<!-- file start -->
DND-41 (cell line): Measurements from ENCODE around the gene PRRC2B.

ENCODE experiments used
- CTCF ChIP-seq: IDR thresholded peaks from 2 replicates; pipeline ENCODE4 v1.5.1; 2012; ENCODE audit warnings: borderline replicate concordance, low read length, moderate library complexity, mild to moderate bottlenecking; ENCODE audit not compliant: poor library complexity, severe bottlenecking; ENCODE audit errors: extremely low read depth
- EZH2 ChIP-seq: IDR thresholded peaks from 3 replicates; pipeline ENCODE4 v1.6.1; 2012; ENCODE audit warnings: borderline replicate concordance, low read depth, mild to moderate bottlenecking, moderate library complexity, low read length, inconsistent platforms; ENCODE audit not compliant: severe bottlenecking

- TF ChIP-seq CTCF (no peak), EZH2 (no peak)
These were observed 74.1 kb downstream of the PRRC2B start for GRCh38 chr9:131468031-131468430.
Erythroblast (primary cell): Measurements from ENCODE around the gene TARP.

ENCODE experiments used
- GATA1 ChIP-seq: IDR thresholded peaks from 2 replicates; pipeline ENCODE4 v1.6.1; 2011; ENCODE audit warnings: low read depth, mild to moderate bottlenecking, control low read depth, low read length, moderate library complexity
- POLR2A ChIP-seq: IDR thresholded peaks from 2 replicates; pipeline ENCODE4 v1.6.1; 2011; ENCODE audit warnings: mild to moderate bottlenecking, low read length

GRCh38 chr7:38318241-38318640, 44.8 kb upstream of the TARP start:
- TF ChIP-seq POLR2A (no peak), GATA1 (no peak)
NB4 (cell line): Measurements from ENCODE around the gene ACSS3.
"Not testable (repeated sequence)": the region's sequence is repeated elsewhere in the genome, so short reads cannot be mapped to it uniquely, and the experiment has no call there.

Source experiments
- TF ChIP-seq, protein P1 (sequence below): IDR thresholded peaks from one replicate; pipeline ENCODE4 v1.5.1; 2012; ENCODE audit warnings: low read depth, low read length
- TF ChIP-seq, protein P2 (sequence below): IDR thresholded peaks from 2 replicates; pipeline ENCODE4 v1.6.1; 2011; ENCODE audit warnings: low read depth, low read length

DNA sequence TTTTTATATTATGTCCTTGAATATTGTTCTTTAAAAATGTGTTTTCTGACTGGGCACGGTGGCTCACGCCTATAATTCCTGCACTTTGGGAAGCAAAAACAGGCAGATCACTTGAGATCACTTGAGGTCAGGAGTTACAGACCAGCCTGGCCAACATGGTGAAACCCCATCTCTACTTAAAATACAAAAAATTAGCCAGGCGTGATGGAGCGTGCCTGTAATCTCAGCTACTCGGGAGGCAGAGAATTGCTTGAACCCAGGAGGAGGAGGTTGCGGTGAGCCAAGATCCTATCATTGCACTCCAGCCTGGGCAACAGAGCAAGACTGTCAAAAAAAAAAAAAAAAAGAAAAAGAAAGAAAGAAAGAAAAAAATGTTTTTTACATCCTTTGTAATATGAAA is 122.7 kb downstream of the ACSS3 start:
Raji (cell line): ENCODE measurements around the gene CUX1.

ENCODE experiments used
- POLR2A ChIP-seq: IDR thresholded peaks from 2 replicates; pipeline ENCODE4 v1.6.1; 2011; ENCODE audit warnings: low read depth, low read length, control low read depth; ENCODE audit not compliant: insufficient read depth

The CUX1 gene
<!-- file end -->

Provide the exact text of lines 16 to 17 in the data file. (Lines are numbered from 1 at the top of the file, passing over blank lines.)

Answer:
- TF ChIP-seq, protein P1 (sequence below): IDR thresholded peaks from one replicate; pipeline ENCODE4 v1.5.1; 2012; ENCODE audit warnings: low read depth, low read length
- TF ChIP-seq, protein P2 (sequence below): IDR thresholded peaks from 2 replicates; pipeline ENCODE4 v1.6.1; 2011; ENCODE audit warnings: low read depth, low read length